The graphic medium utilizes its intertextual power to the fullest. Artist Jock along with color artist Lee Loughridge and Letterer Deron Bennett give life to Snyder’s and Azzarello’s complex story and social criticism in a way which only the medium of comics could allow. The color scheme is mostly gray, metaphorically critiquing Batman’s pursuit of the simple answer and solitary culprit to be brought to justice. Primary colors are shaded in certain panels with powerful effect like yellow, red, or blue filtering on black and white film. The narrative dialogue boxes and illustrations are overlaid at certain points by the inclusion of pieces of news clippings from Gotham’s history. These fragments, out of context with words obscured, serve as archaeological fragments that trouble any simple narrative rendering of this story. They are echos of the Penguin’s mocking observation to Batman’s black and white approach, “You..really don’t know anything about this city, do you?”

Through these snippets we piece together a powerful counter narrative of redlining, systemic denial of access to public goods and services, civil rights movements and the fierce response from the powers that be, police brutality combined with lack of training and disconnect between the police force and the neighborhood, and the not so benign effects of the paternalistic “benevolence” of gentrification.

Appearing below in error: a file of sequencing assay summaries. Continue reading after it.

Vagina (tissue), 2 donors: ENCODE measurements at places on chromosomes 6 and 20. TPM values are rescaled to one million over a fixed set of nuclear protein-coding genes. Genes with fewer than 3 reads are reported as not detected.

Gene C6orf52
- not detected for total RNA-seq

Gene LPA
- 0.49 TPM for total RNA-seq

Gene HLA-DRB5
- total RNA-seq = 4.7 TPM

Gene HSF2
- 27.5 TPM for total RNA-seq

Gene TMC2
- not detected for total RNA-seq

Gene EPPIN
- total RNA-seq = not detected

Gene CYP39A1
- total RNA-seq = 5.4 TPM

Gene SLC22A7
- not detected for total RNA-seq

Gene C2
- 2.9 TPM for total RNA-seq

Piece by piece as the story of Peter Duggio is put together, Batman’s mythology is called into question. Like white Americans (myself included) who rush into the battle against racism with a burning sense of justice and, if we are honest, a paternalistic messiah fantasy, we quickly find ourselves implicated in that which we seek to fight. Along with Batman we discover that our crystal clear sense of what counts for justice and ethical behavior is wrapped in privilege. Our judgments of others is blind to the complexities of their condition and our implication in these conditions through passive acquiescence. As the writer Ta-Nehisi Coates observed in a recent television interview, much of the pathology we identify with oppressed communities is a direct result of the “boot upon their neck.” To address the pathology is impossible without removing the boot on the neck. In this comic, Batman/Bruce experiences the painfully necessary discovery of the outline of his foot within that collective boot.

Like any truly honest narrative, there is no neat resolution to the story. There is no single villain whose tracking, pummeling, and capture can serve as the ceremonial scapegoat for our complicity. In a last brilliant ironic gesture, the writers and artists place the title of the comic, “A Simple Case,” on the last panel as an ironic critique of the tendency to ignore complex social situations. Batman though, decides to stay in the midst of The Narrows, but not as the hero. “Because he got it all wrong.” He stays to listen. Even if in that listening he is implicated and his mythology is decentered. In that sense, perhaps he demonstrates that white allies are not nor should not aspire to be heroes. In embodying that very lesson perhaps he is, to paraphrase Christopher Nolan’s The Dark Knight, not the hero white America wants, but the example that it needs.